The city removed a popular panhandling median this week

Good evening from the BDN Portland office on Congress Street. Tonight is First Friday Art Walk. Here’s what’s going on.  

What we’re talking about

Troy Bennett today reports:

Motorists approaching downtown Portland via outer Congress Street will no longer be asked for money by panhandlers in the median strip at the corner of St. John Street. The city removed the median — curb, flowers, sign and all — earlier this week. The three-lane roadway is now paved flat in the middle.

However, BDN Portland reader Patrick Ledwith posted a photo on Facebook this morning, taken just before 8:30 a.m., showing a woman panhandling in the middle of the street, notwithstanding the lack of a median strip.

Despite Portland’s public legal battle to keep panhandlers out of the medians, which it lost in a federal appeals court last year, city spokeswoman Jessica Grondin said the removal of the median had nothing to do with panhandlers.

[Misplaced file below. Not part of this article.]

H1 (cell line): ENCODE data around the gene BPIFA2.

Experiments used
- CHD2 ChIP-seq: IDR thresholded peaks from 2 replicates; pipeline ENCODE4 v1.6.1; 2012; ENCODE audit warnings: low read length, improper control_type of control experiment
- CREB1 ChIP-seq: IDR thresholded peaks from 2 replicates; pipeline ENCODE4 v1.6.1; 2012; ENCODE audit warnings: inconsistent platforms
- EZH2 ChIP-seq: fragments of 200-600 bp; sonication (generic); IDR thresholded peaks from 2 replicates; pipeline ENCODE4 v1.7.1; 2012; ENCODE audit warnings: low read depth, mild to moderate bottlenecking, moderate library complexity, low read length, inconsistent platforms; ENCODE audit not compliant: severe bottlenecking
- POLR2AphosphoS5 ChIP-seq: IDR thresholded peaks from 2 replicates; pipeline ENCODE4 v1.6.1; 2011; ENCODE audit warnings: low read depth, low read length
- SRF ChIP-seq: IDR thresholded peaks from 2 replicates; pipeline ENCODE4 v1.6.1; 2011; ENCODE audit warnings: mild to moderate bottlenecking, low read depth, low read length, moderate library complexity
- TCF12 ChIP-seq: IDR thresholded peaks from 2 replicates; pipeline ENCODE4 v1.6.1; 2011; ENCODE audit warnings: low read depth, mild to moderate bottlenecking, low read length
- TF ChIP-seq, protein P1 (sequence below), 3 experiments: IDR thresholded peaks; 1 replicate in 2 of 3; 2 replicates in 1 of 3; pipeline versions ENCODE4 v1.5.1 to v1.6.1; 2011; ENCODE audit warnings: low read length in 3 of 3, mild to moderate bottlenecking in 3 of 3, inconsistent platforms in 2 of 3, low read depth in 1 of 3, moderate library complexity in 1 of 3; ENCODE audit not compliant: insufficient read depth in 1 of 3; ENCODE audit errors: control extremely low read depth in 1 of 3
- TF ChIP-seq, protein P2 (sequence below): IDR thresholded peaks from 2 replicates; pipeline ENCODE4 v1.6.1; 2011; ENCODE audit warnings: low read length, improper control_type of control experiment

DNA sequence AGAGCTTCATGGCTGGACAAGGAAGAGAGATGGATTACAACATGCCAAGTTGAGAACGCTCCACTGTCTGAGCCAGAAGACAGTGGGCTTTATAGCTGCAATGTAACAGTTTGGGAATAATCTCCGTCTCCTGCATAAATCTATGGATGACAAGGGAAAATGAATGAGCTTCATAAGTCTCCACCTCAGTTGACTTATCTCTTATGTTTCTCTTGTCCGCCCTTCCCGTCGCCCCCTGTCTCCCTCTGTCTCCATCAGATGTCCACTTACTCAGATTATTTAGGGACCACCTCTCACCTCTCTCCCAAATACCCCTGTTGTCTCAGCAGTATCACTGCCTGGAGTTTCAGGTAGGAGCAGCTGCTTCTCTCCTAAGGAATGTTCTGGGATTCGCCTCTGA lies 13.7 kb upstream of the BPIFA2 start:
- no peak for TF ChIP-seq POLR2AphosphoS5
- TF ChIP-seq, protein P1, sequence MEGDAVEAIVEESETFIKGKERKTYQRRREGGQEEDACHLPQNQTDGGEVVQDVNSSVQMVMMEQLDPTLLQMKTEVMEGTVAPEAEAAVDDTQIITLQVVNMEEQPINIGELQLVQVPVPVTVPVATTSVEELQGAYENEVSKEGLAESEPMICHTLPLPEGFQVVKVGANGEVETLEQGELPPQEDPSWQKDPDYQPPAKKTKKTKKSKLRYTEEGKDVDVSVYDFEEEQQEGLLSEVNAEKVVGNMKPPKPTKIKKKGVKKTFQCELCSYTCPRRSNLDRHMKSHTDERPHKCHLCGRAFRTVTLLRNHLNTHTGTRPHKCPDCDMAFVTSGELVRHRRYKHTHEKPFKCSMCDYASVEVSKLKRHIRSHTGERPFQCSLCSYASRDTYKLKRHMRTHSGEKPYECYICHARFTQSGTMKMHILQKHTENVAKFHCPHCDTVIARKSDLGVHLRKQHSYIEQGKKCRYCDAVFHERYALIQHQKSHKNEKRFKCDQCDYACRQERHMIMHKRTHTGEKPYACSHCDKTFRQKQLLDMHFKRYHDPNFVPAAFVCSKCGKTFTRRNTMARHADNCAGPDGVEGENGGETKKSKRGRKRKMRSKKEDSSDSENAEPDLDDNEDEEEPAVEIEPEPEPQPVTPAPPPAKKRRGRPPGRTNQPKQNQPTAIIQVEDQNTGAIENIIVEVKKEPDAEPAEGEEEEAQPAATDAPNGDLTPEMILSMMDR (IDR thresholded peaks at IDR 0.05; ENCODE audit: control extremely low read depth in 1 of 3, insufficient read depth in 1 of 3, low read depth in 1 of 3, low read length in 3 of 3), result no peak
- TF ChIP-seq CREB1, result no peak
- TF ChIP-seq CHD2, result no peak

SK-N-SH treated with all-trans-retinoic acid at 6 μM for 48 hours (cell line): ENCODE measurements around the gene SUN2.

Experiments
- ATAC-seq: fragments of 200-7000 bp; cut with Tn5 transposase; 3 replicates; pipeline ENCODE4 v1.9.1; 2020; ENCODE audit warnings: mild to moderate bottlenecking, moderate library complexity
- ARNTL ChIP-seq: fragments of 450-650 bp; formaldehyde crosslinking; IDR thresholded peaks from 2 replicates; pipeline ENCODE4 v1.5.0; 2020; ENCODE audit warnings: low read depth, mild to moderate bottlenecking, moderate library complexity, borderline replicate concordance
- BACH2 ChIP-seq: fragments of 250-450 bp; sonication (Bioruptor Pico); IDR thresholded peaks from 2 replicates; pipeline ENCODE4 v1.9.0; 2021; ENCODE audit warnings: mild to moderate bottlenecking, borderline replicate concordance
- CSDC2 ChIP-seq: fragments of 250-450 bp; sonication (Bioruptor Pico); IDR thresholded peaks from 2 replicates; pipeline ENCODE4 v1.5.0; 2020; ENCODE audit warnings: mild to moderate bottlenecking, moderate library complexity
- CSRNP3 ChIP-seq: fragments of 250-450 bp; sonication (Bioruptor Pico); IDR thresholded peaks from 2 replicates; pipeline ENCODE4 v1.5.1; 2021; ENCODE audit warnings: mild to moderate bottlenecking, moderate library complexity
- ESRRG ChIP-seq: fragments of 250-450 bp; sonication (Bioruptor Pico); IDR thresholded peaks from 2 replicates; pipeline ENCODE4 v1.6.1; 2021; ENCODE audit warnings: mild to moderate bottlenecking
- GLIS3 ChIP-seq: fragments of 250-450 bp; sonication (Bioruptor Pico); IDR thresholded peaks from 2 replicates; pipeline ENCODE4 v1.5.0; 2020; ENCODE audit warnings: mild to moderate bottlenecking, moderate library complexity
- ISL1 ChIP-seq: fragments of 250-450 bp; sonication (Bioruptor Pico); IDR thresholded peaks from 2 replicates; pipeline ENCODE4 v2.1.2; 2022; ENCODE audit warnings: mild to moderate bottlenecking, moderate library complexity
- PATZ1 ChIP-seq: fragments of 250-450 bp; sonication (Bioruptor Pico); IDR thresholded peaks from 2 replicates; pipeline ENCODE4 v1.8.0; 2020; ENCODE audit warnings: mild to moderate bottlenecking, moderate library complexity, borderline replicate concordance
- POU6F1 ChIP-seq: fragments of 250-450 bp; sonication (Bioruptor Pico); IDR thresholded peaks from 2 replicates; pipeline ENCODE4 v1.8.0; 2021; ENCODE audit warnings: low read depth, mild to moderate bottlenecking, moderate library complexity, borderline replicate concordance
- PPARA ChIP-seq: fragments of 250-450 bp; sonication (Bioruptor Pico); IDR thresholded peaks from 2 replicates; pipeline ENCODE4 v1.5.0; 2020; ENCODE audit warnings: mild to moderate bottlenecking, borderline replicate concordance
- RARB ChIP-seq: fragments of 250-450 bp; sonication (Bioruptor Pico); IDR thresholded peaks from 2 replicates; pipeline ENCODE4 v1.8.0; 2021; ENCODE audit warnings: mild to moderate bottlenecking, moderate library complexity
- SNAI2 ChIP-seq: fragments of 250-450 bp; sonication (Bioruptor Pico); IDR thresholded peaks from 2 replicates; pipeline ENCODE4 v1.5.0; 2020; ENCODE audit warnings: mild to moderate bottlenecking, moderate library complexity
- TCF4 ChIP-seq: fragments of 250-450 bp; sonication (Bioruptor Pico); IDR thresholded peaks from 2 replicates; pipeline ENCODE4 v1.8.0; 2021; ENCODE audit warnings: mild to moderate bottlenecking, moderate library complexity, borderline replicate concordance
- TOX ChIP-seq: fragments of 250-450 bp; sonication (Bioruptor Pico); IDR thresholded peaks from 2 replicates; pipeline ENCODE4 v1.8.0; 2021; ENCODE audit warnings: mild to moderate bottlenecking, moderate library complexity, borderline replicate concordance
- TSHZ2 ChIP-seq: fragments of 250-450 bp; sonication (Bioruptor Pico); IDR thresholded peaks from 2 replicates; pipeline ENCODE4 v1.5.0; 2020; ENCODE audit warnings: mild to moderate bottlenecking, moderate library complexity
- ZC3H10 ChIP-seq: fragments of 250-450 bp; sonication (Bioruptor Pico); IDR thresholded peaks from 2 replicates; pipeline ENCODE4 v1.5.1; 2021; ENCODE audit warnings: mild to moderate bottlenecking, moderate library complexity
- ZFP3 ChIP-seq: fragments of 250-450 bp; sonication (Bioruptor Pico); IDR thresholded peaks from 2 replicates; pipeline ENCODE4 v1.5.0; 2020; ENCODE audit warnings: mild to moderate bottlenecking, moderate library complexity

“When the Department of Public Works re-striped the Congress Street inbound approach at St. John last year to accommodate a bike lane, the through lane was rather pinched up against the median (literally about 9.75 feet),” she said in an email. “As a result … we added removal of the median to the work plan to better adjust the lane geometry and alignments.”

The corner was a popular and visible location for panhandlers who often waited in line for their turn or slept in the grass behind a picket fence nearby. The scene greeted thousands of motorists a day as they approached the city’s downtown.


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Dan MacLeod

About Dan MacLeod

Dan MacLeod is the managing editor of the Bangor Daily News. He's an Orland native who first moved to Portland in 2002. He's been a journalist since 2008, and previously worked for the New York Post and the Brooklyn Paper.